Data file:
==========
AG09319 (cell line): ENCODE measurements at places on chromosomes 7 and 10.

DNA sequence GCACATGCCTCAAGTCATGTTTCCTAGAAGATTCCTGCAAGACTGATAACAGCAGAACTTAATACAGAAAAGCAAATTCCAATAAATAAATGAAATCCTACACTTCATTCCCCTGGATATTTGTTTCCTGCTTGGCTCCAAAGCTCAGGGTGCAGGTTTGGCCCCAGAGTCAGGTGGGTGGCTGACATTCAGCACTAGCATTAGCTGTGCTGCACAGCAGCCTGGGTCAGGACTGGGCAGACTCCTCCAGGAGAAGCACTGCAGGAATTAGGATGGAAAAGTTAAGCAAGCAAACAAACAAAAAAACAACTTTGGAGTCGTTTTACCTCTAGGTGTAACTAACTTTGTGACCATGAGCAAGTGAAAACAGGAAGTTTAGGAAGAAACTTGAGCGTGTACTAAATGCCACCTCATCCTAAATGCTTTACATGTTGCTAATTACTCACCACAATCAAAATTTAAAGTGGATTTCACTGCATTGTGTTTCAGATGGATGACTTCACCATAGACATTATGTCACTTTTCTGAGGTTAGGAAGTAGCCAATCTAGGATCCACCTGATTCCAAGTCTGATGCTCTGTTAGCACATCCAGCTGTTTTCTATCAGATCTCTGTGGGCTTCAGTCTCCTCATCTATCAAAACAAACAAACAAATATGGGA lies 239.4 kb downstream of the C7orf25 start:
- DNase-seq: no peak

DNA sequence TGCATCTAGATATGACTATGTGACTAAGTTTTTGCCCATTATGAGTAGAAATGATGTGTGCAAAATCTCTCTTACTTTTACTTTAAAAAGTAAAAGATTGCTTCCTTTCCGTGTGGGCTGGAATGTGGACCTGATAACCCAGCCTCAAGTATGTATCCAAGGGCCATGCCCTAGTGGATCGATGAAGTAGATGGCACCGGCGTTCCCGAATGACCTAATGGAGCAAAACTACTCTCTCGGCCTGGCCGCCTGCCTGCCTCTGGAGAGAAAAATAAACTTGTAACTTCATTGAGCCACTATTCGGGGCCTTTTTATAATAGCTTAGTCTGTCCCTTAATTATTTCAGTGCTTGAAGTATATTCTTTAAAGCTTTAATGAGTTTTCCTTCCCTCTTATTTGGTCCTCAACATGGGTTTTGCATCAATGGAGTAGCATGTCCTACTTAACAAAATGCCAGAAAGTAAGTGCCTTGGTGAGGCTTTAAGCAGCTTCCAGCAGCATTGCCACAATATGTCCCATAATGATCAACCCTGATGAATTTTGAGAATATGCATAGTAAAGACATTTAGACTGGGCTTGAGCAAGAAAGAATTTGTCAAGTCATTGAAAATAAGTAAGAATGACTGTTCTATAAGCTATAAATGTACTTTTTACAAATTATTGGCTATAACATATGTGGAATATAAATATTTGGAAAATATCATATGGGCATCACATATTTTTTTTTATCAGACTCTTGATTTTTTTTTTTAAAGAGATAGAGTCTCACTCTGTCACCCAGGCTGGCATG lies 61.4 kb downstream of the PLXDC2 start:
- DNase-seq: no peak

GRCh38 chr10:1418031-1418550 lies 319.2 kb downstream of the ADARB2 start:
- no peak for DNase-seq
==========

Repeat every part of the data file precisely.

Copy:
AG09319 (cell line): ENCODE measurements at places on chromosomes 7 and 10.

DNA sequence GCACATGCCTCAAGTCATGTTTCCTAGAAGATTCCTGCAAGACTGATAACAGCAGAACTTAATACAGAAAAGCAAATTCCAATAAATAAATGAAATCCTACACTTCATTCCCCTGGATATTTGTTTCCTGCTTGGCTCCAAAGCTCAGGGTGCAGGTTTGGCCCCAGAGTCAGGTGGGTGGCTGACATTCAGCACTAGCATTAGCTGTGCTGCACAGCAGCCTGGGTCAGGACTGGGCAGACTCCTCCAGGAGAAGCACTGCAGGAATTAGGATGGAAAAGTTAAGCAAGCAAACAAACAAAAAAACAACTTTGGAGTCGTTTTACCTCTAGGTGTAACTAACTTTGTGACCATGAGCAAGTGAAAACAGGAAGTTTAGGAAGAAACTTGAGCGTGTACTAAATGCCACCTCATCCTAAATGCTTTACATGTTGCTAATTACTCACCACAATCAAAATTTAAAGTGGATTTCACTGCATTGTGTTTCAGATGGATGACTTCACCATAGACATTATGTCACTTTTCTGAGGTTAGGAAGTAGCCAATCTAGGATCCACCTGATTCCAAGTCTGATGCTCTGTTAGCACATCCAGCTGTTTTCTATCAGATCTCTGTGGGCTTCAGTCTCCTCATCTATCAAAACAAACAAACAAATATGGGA lies 239.4 kb downstream of the C7orf25 start:
- DNase-seq: no peak

DNA sequence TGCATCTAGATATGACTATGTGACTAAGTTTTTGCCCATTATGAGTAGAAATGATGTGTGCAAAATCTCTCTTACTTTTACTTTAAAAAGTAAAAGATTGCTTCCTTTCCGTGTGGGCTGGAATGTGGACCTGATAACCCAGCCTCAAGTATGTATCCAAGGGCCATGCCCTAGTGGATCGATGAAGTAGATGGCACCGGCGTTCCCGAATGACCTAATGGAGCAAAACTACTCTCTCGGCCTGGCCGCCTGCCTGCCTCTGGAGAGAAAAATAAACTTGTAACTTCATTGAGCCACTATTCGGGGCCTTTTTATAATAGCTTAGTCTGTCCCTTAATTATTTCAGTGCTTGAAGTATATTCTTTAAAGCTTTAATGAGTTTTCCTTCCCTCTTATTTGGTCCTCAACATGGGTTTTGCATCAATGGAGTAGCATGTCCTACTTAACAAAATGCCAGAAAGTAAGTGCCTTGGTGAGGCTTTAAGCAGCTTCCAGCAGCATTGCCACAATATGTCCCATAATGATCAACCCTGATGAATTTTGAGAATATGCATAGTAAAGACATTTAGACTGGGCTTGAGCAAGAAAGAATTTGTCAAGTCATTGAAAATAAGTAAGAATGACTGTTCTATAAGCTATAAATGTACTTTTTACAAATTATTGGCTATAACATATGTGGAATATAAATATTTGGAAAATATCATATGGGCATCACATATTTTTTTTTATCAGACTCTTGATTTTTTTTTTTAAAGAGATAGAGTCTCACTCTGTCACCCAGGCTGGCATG lies 61.4 kb downstream of the PLXDC2 start:
- DNase-seq: no peak

GRCh38 chr10:1418031-1418550 lies 319.2 kb downstream of the ADARB2 start:
- no peak for DNase-seq